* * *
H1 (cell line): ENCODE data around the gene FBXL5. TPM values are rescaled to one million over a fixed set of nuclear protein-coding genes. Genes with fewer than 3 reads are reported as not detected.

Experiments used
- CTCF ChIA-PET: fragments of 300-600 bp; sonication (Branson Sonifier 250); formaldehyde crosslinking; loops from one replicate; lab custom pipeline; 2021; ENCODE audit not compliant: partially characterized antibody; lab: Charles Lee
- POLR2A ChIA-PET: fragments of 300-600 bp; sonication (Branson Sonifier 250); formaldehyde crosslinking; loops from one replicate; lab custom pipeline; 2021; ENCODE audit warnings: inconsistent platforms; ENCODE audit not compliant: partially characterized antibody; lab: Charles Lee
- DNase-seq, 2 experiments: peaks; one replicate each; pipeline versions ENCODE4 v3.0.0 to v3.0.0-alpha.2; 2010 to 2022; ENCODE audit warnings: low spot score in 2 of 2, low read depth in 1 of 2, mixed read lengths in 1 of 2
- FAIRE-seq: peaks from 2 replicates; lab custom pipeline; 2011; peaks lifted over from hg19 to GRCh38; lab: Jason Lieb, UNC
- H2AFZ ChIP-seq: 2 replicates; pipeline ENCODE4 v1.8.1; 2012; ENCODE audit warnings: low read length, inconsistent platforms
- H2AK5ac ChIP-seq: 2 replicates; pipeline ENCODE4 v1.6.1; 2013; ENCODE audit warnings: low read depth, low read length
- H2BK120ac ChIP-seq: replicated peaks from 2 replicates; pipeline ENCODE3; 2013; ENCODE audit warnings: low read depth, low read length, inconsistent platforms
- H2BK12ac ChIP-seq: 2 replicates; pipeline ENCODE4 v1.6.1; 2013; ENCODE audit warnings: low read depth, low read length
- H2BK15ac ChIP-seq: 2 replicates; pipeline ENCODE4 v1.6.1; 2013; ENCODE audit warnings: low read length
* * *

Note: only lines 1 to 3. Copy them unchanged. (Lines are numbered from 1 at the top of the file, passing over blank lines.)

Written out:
H1 (cell line): ENCODE data around the gene FBXL5. TPM values are rescaled to one million over a fixed set of nuclear protein-coding genes. Genes with fewer than 3 reads are reported as not detected.

Experiments used
- CTCF ChIA-PET: fragments of 300-600 bp; sonication (Branson Sonifier 250); formaldehyde crosslinking; loops from one replicate; lab custom pipeline; 2021; ENCODE audit not compliant: partially characterized antibody; lab: Charles Lee